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One Health: A holistic approach to communicating about global health issues

Human-driven activities are prompting unprecedented environmental change, and underlining anew the close connections between human, animal, and environmental health. A relatively new concept, One Health, is gaining acceptance as a fair and powerful strategy for protecting all three. I encourage scientists to consider how they can use One Health to reach diverse audiences and expand the impact of their work.

 “One Health” is a holistic approach that aims to tackle global health issues by acknowledging these interconnected relationships and finding lasting, sustainable solutions. One Health describes a team effort by communities, policy makers, and experts to encourage collaboration and plan effective responses. It also represents a major shift from previous research approaches that primarily considered separate disciplines and individual responses.


one health flow chart

Figure 1. “One Health” promotes a sustainable and healthy future through collaboration, communication, coordination and capacity building (modified from The One Health Joint Plan of Action (2022–2026) (OH JPA).)



Human activities contribute to more extreme weather, habitat destruction, and environmental pollution. We are clearly leaving a big ecological footprint and an epidemiological one - diseases are more commonly jumping between humans and animals and vice versa. One Health helps us to see and understand the connections between ecological and epidemiological impacts. After all, areas and people hit hardest by disease (re)emergence are usually also dealing with the harshest impacts of human-driven environmental changes. 

Unfortunately, these regions usually bear the least responsibility for the changes that are harming them. Rather, decisions made by others - usually the self-appointed first-world nations - are behind their suffering.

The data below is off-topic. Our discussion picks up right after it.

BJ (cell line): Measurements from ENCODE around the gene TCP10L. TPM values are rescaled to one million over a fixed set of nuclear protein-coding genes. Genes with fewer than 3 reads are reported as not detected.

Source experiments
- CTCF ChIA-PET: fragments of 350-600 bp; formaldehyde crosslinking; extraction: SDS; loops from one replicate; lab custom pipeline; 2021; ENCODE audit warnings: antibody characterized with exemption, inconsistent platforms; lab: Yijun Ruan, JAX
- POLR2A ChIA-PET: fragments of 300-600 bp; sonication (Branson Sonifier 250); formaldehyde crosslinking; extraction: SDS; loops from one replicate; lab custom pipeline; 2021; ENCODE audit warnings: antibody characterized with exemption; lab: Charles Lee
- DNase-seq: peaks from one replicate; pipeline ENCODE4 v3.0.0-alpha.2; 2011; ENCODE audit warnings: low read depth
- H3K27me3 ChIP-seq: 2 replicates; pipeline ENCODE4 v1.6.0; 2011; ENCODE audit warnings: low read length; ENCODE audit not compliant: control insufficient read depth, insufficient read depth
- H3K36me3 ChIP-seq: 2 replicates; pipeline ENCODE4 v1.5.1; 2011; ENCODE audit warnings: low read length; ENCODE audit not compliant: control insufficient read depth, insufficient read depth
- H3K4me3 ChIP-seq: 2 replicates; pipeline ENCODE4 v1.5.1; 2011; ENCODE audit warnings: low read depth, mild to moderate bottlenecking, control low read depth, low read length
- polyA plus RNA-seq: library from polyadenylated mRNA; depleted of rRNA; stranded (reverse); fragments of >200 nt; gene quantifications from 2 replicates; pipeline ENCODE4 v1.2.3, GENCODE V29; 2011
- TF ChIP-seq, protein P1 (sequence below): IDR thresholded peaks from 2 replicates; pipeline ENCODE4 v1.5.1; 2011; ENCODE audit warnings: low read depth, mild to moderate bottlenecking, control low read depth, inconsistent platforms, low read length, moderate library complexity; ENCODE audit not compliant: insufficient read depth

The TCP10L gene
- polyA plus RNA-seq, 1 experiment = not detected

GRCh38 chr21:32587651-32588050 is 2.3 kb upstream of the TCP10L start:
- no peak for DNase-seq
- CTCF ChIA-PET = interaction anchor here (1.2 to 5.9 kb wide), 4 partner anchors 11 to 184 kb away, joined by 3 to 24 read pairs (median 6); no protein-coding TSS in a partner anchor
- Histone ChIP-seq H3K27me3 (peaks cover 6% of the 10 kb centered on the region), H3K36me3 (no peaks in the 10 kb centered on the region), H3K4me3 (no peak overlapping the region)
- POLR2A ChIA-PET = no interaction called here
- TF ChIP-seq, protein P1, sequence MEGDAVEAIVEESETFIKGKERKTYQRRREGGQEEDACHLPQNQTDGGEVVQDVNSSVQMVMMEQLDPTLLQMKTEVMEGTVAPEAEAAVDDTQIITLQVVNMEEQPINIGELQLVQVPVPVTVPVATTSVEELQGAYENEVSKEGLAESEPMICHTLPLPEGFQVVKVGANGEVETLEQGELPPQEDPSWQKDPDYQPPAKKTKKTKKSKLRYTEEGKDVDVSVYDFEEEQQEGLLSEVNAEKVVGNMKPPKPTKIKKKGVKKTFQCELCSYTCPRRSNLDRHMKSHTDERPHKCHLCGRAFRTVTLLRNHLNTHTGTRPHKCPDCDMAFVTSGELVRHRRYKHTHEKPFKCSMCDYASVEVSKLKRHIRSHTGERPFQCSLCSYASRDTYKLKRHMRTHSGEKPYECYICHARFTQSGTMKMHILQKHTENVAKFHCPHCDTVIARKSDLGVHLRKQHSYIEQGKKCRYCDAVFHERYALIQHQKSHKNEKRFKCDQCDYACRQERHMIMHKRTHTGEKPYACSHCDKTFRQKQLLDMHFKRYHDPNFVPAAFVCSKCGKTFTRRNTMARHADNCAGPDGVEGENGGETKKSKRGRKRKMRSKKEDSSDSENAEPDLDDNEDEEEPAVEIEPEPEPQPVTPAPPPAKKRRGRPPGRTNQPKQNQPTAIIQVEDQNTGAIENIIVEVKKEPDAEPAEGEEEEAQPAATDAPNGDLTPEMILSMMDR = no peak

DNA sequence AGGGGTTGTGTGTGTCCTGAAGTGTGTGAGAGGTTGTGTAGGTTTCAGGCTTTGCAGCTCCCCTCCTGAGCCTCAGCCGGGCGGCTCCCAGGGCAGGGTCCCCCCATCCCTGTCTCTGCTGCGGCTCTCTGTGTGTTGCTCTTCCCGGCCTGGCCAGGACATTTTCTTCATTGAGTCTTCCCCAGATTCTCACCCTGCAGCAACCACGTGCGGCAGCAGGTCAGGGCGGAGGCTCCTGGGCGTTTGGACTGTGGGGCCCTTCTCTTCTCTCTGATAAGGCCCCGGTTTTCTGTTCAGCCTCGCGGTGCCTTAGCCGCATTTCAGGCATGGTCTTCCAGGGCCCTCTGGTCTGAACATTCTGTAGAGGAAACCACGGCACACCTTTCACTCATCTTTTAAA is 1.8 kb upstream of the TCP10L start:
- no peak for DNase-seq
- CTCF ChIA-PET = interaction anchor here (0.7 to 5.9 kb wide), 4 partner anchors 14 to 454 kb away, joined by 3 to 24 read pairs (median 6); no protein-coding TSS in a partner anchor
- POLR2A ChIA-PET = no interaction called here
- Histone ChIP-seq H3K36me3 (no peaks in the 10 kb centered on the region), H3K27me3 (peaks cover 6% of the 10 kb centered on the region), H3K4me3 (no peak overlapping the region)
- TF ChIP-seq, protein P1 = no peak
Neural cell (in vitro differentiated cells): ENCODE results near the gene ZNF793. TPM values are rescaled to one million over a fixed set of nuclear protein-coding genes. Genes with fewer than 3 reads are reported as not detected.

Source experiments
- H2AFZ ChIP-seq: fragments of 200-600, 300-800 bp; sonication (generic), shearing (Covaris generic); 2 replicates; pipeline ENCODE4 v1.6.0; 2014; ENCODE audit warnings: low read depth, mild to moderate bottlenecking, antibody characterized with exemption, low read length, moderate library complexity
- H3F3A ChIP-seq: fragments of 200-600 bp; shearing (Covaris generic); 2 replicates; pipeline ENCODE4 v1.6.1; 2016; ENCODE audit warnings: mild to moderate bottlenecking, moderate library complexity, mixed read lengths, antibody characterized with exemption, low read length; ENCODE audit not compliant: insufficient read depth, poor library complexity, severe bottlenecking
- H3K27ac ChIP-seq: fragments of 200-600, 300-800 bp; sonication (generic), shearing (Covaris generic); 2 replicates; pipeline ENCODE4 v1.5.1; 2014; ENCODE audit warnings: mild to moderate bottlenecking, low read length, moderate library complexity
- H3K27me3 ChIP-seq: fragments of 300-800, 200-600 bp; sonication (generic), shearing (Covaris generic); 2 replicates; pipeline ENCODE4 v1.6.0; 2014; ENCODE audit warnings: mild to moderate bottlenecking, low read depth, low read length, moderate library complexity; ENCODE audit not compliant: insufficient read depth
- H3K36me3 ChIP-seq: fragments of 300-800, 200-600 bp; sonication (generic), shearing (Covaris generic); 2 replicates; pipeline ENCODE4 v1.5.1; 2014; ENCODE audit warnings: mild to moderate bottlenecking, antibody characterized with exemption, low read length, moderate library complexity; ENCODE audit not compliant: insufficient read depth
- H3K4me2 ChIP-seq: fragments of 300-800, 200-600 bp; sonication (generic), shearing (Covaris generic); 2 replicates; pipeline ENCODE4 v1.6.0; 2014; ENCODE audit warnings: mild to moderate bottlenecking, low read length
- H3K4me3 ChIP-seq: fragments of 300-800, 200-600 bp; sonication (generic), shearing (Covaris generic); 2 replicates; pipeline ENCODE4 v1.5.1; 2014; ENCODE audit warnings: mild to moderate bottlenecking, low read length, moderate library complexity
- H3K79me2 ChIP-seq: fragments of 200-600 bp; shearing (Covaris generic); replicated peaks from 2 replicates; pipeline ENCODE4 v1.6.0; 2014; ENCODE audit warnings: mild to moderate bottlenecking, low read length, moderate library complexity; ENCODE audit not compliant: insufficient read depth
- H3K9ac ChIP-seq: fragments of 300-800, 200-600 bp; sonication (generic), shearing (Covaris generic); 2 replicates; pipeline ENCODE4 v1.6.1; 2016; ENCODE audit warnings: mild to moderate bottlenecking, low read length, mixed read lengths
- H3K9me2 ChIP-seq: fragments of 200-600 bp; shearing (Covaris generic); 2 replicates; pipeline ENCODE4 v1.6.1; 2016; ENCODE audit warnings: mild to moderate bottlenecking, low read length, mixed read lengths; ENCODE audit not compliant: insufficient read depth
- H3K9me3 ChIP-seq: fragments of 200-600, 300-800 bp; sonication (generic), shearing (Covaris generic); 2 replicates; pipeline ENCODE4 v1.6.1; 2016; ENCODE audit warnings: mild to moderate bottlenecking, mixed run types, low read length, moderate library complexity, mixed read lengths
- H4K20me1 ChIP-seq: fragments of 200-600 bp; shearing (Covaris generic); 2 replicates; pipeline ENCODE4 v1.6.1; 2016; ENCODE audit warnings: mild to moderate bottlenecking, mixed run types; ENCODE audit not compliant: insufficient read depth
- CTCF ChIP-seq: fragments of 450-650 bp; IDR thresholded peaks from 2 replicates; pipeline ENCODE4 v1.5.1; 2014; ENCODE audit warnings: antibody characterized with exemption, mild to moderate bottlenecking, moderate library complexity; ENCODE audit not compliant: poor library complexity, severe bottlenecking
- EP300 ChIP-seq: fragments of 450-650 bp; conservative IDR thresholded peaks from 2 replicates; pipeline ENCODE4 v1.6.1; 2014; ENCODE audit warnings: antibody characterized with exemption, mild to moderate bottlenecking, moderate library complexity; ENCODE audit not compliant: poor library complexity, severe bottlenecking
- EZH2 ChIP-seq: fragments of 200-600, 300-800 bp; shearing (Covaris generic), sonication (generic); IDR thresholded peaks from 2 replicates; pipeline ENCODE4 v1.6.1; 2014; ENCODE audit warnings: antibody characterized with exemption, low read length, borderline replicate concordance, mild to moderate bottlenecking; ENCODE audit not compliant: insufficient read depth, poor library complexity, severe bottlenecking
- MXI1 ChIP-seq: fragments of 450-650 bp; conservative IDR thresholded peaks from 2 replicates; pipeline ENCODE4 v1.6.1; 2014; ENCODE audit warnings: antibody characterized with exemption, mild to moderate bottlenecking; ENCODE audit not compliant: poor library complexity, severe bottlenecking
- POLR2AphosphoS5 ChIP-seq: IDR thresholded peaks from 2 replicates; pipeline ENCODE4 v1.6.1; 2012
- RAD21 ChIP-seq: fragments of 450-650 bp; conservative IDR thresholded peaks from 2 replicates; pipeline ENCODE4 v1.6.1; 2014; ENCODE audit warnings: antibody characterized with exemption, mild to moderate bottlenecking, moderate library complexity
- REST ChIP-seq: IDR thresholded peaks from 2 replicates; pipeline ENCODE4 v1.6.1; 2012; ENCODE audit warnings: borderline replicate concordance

Raising awareness about One Health can engage all sectors of society in addressing global health challenges linked to environmental changes. The concept is vast, and may at times feel overwhelming, but One Health’s power lies in emphasizing our shared responsibility towards the planet and empowers individuals to take meaningful actions. Of course, while individuals collectively can - and do - make a difference, It’s important to note that positive actions can be hampered by adverse government policies. At the root, our responsibility is societal - when we make changes at a societal level, we can begin to see real impact. 

In engaging discussions about One Health, I suggest scientists: 

  1. Prioritize approachability and clarity by avoiding excessive technicalities. 
  2. Simplify complex concepts by using relatable, real-world examples. 
  3. Foster a sense of individual agency by emphasizing the impact of small, everyday actions and the importance of collaboration.
  4. Emphasize the shared societal responsibility that makes One Health a unique approach.

One Health represents fairness and equity in tackling the interconnected issues of global health and biodiversity preservation in the face of human-driven environmental changes. However, there is still a funding bias towards projects implemented in first-world countries. Scientists and citizens should urge for increased funding in projects where it matters the most, as by understanding how human, animal, and environmental health are all connected, and taking a big-picture approach is vital for an equitable and sustainable future. This can be achieved only by championing global cooperation, as health and environmental challenges do not stop at country borders.

If you would like to know more about One Health and how to communicate these concepts you can visit the World Health Organisation (WHO) “One Health Initiative” website and the Enetwild project (one of the largest and most long-running “One Health” projects worldwide) website.

Flavia Occhibove

Flavia has always been passionate about wildlife and the beauty of the earth’s diverse ecosystems. Her eco-epidemiological research can be included in the so-called “One Health” field, a multi/interdisciplinary approach that recognizes there is no health if it is not global (humans, animals, environment). Currently in her second postdoc, she focuses on wildlife parasitology, and wildlife integrated monitoring approaches to be applied in national and international strategies to preserve human, domestic animals, and wildlife health, and prevent disease (re)emergence.

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